Many of the additional complexities and problems faced by international marketers stem from differences in the cultural and social environment which the marketer faces when marketing internationally. Influences of cultural differences when marketing across national boundaries take on a heightened importance.
We know how people consume, their needs and wants, and the ways in which these wants are satisfied are determined by culture. Culture is the human-made part of environment that includes knowledge, beliefs, morals, laws, customs and other elements acquired by humans in society. Because cultures are so different between countries, cultural forces and factors take on a particular significance for the international marketer. We highlight some of the possible areas or aspects of culture where there may be important differences when marketing in foreign markets:
Sometimes seemingly relatively small and subtle differences in cultural habits and practices can be important in marketing products in different cultures. For example, attitudes towards body hair differ between even relatively geographically proximate European countries. In the UK for instance, most women shave their under-arm hair, whereas most German women do not. A company like Gillette takes this difference into account in preparing its marketing plans for the different European countries.
Comparison between domestic and international marketing
The marketer must understand the implications of these different elements of culture for developing marketing strategies e.g. there may be very different norms and values pertaining to say gender roles, or the use of sex in advertising when marketing in a foreign country. Similarly, religious beliefs may have a significant impact on what is acceptable marketing practice.
It is important to recognize that within any national culture there are often a number of sub-sets of culture. In the UK there is a distinct cultural difference between the north and south, which affects purchasing behaviour – in direct and observable ways, but sometimes in quite subtle ways.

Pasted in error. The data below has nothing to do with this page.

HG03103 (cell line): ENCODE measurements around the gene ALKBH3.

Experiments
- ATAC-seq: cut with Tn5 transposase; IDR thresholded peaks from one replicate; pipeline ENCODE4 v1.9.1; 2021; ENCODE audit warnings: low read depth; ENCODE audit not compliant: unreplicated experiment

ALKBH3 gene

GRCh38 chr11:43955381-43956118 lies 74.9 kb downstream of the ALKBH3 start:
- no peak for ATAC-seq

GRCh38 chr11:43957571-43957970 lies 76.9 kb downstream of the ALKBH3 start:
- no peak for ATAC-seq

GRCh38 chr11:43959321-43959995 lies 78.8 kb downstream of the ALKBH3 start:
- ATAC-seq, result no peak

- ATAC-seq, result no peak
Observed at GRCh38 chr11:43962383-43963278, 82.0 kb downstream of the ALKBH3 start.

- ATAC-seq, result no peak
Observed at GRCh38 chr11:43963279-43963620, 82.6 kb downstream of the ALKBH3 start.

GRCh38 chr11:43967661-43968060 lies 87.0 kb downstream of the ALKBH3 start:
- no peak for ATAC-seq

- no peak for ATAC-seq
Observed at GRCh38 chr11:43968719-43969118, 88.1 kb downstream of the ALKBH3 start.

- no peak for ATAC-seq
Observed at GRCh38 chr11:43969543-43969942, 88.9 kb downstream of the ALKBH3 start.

In addition to geographical sub-cultures, cultural sub-sets will often be created by, for example, different racial groups within a country, such as the Chinese in Malaysia and Mexicans in the USA. Sub-cultures within countries have become prime targets for many marketers. In the European Union, the Asian sub-culture, once a neglected area of the market, now represents a major market segment. Such sub-cultures have their own particular marketing needs and represent substantial opportunities for the marketer willing and able to cater for these. There are a number of key concepts relating to culture that become especially important when marketing across national boundaries:
A simple example is the word ‘pet’. In many societies this word is used in an affectionate manner to describe domestic animals or even, in some societies, loved ones. In France however, the word ‘pet’ means, in certain circumstances, flatulence. Simple cultural differences like this can be significant in developing marketing branding programmes. It is important to isolate differences in cultural values between one’s own culture and the new culture. Inevitably we use our own criterion and culture frameworks to assess markets, but these may not always be appropriate.
There are many examples of ‘misnamed’ products or unfortunate advertising slogans including:
‘Nova’ – Vauxhall’s small car which in Spanish means literally ‘no go’;
‘Pschitt’ – a French soft drink brand which needs no explanation;
The ‘Come alive with Pepsi’ campaign slogan was translated in some countries to ‘Pepsi will bring your relatives back from the grave’.
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